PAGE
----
By 1907, the Moderate nationalists had exhausted their historical role. Their achievements, were immense, considering the low level of political consciousness and the immense difficulties they had to face when they began.
Their failures too were numerous. They lacked faith in the common people, did not work among them and consequently failed to acquire any roots among them. Even their propaganda did not reach them. Nor did they organize any all-India campaigns and when, during 1905-07, such an all-India campaign did come up in the form of the Swadeshi and Boycott Movement, they were not its leaders. Their politics was based on the assumption that they would be able to persuade the rulers to introduce economic and political reforms but their practical achievement in this field was meager. Instead of respecting them for their moderation British treated them with contempt.
The Government of India, headed by Lord Minto as Viceroy and John Morley as the Secretary of State, offered a bait of fresh reforms in the Legislative Councils and in the beginning of 1906 began discussing them with the moderate leadership of the Congress. The Moderates agreed to cooperate with the Government and discuss reforms even while a vigorous popular movement, which the Government was trying to suppress, was going on in the country. The result was a total split in the nationalist ranks.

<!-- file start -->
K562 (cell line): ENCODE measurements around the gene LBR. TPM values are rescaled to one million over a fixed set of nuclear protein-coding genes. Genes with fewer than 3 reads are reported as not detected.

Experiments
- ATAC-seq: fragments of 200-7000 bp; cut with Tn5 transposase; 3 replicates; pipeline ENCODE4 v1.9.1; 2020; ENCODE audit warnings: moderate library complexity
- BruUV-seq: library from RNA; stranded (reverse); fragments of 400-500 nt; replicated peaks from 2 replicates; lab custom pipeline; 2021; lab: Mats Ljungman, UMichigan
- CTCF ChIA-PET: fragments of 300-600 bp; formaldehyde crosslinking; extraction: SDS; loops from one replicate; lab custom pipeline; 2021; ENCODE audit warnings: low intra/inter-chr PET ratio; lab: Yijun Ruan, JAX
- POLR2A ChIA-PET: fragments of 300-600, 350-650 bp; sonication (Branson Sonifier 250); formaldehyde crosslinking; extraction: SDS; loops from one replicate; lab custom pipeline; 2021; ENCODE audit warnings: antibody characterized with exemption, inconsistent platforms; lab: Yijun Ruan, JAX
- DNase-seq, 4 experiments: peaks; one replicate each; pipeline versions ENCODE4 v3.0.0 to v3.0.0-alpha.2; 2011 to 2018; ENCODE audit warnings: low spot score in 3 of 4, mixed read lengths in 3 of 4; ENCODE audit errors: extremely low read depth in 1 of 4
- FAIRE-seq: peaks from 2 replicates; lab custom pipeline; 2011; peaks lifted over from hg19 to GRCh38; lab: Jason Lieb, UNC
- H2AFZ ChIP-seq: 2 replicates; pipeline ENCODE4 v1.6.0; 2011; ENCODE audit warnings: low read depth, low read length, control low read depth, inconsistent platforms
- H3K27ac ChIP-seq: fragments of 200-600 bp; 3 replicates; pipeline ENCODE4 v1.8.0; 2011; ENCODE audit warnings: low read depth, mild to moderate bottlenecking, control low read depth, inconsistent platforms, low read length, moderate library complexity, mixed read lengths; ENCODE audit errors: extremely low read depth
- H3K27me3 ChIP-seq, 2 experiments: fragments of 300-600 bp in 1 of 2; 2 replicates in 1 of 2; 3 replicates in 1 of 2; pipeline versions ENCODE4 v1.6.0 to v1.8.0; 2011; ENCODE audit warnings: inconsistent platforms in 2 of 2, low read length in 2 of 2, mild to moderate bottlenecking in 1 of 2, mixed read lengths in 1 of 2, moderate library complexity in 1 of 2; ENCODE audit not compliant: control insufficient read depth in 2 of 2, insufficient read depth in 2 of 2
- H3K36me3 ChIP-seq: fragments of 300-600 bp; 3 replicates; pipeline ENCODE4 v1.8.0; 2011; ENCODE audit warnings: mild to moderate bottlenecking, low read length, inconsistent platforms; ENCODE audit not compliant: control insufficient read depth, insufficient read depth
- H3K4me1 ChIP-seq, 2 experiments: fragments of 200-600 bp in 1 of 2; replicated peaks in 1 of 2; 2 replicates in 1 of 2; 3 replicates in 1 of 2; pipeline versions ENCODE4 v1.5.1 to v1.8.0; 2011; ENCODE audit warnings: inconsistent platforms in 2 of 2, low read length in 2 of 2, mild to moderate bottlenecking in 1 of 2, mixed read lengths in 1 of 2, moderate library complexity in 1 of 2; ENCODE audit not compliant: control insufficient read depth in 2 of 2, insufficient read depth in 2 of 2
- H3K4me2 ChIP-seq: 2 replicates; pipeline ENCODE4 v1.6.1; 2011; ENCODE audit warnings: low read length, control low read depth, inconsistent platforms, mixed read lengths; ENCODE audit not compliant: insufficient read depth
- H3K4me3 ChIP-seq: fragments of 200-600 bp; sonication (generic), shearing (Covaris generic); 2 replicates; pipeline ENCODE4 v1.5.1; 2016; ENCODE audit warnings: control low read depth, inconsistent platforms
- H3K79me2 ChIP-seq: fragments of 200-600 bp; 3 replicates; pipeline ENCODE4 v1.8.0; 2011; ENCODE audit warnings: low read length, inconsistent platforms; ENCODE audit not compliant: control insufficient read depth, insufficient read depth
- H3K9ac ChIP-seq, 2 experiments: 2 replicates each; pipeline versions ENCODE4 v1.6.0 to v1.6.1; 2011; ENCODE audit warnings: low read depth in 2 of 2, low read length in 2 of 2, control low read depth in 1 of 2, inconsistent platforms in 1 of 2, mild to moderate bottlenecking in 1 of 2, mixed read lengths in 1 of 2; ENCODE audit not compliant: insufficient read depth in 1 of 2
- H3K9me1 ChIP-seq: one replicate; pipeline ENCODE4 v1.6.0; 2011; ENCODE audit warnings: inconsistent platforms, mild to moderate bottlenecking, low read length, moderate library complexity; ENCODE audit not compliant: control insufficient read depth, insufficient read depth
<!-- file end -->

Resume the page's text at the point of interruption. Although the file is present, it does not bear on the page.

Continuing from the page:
There was a great deal of public debate and disagreement among Moderates and Extremists in the years 1905-1907, even when they were working together against the partition of Bengal. The Extremists wanted to extend the movement from Bengal to all over the country. They also wanted to extend the boycott of foreign goods to eventually all kinds of association with the colonial rulers. The Moderates were opposed to all these ideas.
Matters nearly came to a head at the Calcutta Congress in 1906 over the question of its Presidentship. A split was avoided by choosing Dadabhai Naoroji, who was respected by all the nationalists as a great patriot. Four compromise resolutions on the Swadeshi, Boycott, National Education and Self-Government demands were passed. Throughout 1907 the two sides fought over different interpretations of the four resolutions. By the end of 1907, they were looking over eachother as their main political enemy.
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